Rhodium plating is used to increase the strength, durability, and bright look of silver, platinum, and white gold rings. However, the plate on rings will wear off with time and it is important to buy a ring that has the right thickness of plating to avoid discoloration of the ring and constant re-plating.
Couples too, need to decide if they want to deal with the added expense and time it will take to continually re-plate rings throughout a lifetime. Sometimes, alternatives to rhodium plate can be a much better option - and one that with time will cost less than annual re-plating.
Read on below, to find out more about rhodium and the plating process to determine if this is the right choice for your rings. And if you have any questions which are not answered here about rhodium plate, just use the handy comment box at the end of the page to send in your questions!
What is Rhodium?
Rhodium is a pure silver-white element, and it is listed as a transition metal on the periodic table. It is a member of the platinum group, along with iridium, osmium, palladium, platinum, and ruthenium. It is a precious metal, and it is very rare.
Rhodium, depending on current market rhodium price, is often the most expensive of the precious metals; an ounce of rhodium is usually priced between $2,000 to $2,500 an ounce, but prices do fluctuate widely (it has reached as high as over $10,000).
What is Rhodium Plating?
Plating with rhodium, also known as rhodium flashing, is a process that coats a fine layer of rhodium over white gold, platinum, and silver rings to increase their durability and shine.
Rhodium flashing is not permanent, and it will wear off in time. The wear time depends on how much the jewelry piece is used and how thick the original plating was. For example, a pair of earrings may retain their plating for many years, but a wedding ring which is exposed to daily wear usually requires another plate in 1-2 years. If the initial plating was extremely thin, an additional plating on a wedding ring may be needed in a few months to one year.
Re-plating rhodium rings does not take long, and most professional jewelers offer this service.
White gold will begin to yellow with time if it has
not been plated with rhodium; once a ring has begun to yellow, the
original white gold color can be restored with a coat of rhodium.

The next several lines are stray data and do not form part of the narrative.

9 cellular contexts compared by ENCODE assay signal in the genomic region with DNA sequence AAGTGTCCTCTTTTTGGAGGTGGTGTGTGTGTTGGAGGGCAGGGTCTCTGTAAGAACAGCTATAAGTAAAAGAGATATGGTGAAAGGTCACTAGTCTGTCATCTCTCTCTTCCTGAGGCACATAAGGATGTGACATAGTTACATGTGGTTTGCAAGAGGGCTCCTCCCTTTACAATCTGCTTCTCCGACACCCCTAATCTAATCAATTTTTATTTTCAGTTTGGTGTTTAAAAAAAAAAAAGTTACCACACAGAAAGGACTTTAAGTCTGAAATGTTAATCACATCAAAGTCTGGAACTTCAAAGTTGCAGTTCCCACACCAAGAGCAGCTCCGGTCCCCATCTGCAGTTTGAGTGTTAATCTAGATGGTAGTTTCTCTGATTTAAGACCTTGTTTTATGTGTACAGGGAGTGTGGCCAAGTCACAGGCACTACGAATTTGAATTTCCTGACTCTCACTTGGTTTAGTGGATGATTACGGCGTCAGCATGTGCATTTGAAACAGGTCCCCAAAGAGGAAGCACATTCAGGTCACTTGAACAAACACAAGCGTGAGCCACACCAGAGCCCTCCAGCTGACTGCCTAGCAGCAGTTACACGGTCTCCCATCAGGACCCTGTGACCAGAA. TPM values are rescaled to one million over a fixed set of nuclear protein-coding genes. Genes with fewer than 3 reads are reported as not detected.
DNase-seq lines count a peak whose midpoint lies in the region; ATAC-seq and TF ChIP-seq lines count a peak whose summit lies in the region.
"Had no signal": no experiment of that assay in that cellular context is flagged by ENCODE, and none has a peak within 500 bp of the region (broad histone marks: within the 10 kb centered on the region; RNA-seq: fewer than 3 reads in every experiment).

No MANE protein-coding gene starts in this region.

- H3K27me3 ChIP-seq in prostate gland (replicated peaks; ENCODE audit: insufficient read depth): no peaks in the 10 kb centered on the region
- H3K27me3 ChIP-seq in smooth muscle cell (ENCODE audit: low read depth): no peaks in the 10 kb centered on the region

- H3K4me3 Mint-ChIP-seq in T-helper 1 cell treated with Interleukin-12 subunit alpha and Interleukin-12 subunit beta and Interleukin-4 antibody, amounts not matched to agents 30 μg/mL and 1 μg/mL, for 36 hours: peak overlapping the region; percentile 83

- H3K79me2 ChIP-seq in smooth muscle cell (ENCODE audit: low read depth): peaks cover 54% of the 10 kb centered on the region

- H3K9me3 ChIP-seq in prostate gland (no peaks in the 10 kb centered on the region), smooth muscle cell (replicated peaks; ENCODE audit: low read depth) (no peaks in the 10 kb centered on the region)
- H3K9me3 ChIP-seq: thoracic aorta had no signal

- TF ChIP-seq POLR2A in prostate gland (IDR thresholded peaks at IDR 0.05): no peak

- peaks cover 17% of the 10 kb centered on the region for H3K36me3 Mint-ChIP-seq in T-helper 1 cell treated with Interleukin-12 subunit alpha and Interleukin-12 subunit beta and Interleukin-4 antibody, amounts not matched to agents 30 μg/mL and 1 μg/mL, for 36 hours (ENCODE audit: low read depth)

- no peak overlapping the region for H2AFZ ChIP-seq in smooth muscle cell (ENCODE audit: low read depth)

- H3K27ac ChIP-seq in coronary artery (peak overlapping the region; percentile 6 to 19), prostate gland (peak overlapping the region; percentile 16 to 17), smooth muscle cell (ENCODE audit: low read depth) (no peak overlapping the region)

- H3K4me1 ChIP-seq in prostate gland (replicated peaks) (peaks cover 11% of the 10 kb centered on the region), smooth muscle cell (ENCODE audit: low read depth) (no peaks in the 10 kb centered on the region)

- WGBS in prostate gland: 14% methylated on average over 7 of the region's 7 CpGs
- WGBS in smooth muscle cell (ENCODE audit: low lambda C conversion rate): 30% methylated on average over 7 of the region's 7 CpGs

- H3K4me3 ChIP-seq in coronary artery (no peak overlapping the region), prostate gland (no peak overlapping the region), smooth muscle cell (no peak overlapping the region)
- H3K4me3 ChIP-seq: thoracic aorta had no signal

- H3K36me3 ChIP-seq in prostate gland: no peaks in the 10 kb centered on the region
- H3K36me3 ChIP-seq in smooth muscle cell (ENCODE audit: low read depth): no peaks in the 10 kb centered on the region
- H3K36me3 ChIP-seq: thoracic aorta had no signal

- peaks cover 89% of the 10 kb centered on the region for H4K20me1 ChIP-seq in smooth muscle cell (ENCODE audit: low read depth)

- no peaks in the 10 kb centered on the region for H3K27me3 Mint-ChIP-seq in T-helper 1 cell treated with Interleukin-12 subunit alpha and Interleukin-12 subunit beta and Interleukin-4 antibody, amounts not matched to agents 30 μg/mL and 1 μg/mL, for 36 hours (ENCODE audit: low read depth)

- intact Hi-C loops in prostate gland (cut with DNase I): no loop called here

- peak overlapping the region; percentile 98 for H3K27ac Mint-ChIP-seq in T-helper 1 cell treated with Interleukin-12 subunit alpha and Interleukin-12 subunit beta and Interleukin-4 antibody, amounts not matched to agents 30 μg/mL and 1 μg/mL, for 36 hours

How Thick Should the Plating Be On A Wedding Ring?
The ideal thickness of rhodium on a wedding ring is between 0.75 to 1.50 microns. To give you an idea of how thin this coat is, the thickness of a human hair is approximately 100 microns.
Jewelry that is not worn on a daily basis can retain its plating for years with a 0.10 - 0.50 plating, but for the wear that wedding rings are exposed to a thicker plating is best.
Rhodium coating that is less than 0.75 microns will wear off quicker, and a coat of less than 0.10 microns can cause discoloration and tarnish on the ring.
Any object plated with a thickness of rhodium at 2.0 microns or more can become brittle.
How Much Does Rhodium Ring Plate Cost?
Quality plating, at an increased thickness needed for wedding rings, is usually between $100 to $200 dollars.
Extremely thin plates of rhodium, which will wear off
in a few months (and in some cases a few weeks), are usually priced
around $20 -$30 dollars for a ring.
Tips for Purchasing Rhodium Plated Rings
A warning about cheap rings with rhodium flashing:
Jewelery retailers and sellers are not always upfront about the rhodium treatments on their products - this is especially true for sellers that specialize in extremely cheap silver and white gold jewelry, or rhodium plated copper and nickel alloyed pieces of jewelry.
If you unknowingly purchase a ring that has been treated with a very thin layer of rhodium, you may notice that in a few weeks the ring's shine is dulled and that it is becoming discolored. Depending on the type of metal alloy used to create the ring, your finger could even start turning green as the metal underneath the rhodium flashing is exposed and reacts with the oils on your skin.
For wedding and engagement rings, avoid any type of ring that
contains copper or brass which has been plated with rhodium. If you are
searching for an affordable ring that has the white look of quality
white gold or platinum, look into titanium, tungsten or stainless steel rings - they are extremely affordable, beautiful and you won't have to worry about rhodium plate issues.
Keep in mind that all white gold is plated with rhodium - but silver and platinum are only occasionally plated with rhodium.
Some types of gemstones do not withstand the plating process very well. Any gemstones which are susceptible to sulfuric compounds - including peridot, topaz and enhanced rubies - can become damaged during a rhodium application. Features on antique rings too - like tin soldering - can also be damaged during the rhodium plate process. If you would like to purchase a colorful white gold gemstone engagement ring or wedding band, or a white gold antique ring, double check concerns with rhodium before you buy.
Questions or Comments?
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I will post answers to your questions as soon as possible!
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